by Clark Corey
PBI Director of Tennis Kapalua
USPTA Tennis Professional
The two strokes most often used when a rally
happens are the forehand groundstroke and the backhand groundstroke.
These two strokes are the fundamental parts of a rally and
keep the ball going back and forth between players. Let’s
take a look at the forehand first.
For right handed players the forehand is
the stroke that takes place on the right side of the body
with the racquet swinging forward to hit a ball that has bounced.
In order to grip the racquet correctly you should place the
racquet on the ground and reach down and pick it up with your
right hand (for right handed players). This will give you
the correct forehand grip which should have the palm of the
hand and the racquet face facing the same direction.
The Forehand groundstroke has three parts
to it. First, there is the preparation of the stroke. This
is done by using the opposite hand to prepare the racquet
face prior to contact with the ball. Second, is the contact
zone which is when the racquet face is moving forward with
the strings facing the net and contact is being made with
the ball. Third, is the follow through which comes after the
point of contact with the ball until the racquet comes to
rest in your opposite hand out in front of your head.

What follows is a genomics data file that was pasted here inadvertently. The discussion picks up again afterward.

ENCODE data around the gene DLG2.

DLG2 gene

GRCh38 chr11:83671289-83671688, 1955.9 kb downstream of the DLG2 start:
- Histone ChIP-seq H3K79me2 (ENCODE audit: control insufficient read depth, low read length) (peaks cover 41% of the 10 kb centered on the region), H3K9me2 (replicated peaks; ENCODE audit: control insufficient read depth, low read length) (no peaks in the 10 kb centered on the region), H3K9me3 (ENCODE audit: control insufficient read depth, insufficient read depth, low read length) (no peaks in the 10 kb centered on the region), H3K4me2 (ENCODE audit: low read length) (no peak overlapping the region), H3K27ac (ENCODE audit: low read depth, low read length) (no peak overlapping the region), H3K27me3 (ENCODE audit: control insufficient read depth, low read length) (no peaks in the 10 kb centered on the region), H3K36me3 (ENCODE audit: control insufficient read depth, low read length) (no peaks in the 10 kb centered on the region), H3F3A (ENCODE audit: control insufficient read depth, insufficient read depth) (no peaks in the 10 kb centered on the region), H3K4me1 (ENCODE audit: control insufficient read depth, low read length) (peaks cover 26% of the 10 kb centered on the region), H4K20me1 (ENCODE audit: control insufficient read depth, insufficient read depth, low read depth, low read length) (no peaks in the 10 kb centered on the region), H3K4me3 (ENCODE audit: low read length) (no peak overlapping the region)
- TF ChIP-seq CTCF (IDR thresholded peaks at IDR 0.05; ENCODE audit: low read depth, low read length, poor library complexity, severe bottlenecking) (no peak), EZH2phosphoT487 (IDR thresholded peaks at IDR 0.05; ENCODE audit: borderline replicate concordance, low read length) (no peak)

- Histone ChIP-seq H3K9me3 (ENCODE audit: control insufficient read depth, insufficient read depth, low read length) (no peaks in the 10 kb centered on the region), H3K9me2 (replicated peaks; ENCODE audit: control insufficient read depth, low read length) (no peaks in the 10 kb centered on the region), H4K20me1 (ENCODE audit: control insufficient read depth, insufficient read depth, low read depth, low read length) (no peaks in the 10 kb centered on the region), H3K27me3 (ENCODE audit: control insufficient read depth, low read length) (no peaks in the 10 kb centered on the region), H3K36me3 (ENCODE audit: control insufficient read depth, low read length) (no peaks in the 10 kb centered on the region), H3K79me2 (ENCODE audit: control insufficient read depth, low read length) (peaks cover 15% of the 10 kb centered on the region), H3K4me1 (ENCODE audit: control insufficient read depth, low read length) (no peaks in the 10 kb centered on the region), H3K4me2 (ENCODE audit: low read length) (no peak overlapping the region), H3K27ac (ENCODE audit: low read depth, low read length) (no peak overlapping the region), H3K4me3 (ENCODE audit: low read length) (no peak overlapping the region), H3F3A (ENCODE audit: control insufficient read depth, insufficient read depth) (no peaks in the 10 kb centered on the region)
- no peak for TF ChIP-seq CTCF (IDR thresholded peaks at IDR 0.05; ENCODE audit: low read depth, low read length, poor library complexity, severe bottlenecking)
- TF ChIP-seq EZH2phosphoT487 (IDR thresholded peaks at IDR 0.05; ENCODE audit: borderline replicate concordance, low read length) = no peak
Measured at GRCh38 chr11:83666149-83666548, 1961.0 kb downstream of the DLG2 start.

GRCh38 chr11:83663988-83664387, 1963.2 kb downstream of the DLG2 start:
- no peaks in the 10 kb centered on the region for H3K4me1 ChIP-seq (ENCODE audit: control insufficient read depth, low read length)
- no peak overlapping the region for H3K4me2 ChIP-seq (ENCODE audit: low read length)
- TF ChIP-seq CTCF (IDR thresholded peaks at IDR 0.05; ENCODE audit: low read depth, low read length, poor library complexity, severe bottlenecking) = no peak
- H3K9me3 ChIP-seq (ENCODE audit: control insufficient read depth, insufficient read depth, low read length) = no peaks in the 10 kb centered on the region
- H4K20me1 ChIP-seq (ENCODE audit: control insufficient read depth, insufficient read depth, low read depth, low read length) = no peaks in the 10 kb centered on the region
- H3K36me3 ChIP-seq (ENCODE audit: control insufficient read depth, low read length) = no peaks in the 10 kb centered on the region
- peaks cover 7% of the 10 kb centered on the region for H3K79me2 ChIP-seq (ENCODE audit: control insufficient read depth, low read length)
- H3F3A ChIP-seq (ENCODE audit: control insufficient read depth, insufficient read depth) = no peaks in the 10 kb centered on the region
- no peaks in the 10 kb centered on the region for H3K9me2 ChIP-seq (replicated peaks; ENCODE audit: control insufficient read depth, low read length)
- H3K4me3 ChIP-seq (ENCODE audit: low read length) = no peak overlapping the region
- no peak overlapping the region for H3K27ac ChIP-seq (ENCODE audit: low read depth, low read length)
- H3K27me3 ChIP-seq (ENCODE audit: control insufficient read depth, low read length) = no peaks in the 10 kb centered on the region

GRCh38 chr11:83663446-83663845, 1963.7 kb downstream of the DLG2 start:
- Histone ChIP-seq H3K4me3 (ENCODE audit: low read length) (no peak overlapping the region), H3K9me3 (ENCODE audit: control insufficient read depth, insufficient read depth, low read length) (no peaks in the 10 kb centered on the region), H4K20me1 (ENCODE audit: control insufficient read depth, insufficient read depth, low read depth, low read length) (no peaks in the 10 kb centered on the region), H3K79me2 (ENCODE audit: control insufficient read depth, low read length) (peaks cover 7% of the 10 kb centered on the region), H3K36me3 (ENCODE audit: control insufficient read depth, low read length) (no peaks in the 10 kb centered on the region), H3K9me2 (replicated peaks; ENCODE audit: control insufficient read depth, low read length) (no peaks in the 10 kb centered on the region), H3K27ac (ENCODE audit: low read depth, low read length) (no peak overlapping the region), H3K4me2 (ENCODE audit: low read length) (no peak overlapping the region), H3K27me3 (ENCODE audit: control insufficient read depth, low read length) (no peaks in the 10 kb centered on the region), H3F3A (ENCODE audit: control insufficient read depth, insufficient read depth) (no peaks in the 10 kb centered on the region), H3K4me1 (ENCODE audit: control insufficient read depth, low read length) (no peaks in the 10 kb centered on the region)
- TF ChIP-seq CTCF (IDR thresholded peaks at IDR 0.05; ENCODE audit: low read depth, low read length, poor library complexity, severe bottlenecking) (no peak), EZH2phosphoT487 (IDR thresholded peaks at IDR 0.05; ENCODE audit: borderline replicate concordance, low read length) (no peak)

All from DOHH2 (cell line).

The most important part of the swing is
contact. You can have a wonderful looking swing but if you
don't make contact it doesn't do a whole lot of good. However,
you can just make contact with the ball and get it over the
net without preparation and follow through.
The key to a good Forehand groundstroke
is making sure you have the correct racquet face angle and
only using as much preparation as you have time for on any
given stroke. An easy checkpoint to remember is to think Palm
Forward on the forehand and your stroke will go well.
After all, it isn’t how hard you hit the ball it is
whether it goes in or not.
The second stroke we want to get familiar
with is the backhand. This is the stroke that takes place
on the left side of the body (for right handed players). In
order to get the correct grip on the racquet take hold of
the racquet like you would be grabbing a hammer with the edge
of the racquet facing down and not the strings. By using a
hammer grip your wrist will be in a stronger position when
the ball comes in contact with the strings.
Again, we want to make use of the opposite
hand during the preparation. The opposite hand would be placed
up at the throat of the racquet and as the racquet goes forward
simply let go of the left hand and let the right shoulder
swing the racquet forward.
The opposite hand will set the racquet face
angle as well as the size of the backswing/preparation. After
that is done just think knuckles forward and let
the right hand swing toward the ball.
The best way to finish on the backhand is
to have the strings pointing toward the sky as if you could
balance a glass of water on your strings. Contact with the
ball will be made with the racquet strings facing forward
and slightly open to the sky and then right after contact
the racquet face can then be turned open to the sky. This
will allow you to have backspin on the ball, which is the
control spin in tennis. A great way to remember this stroke
and finish is to think contact then open.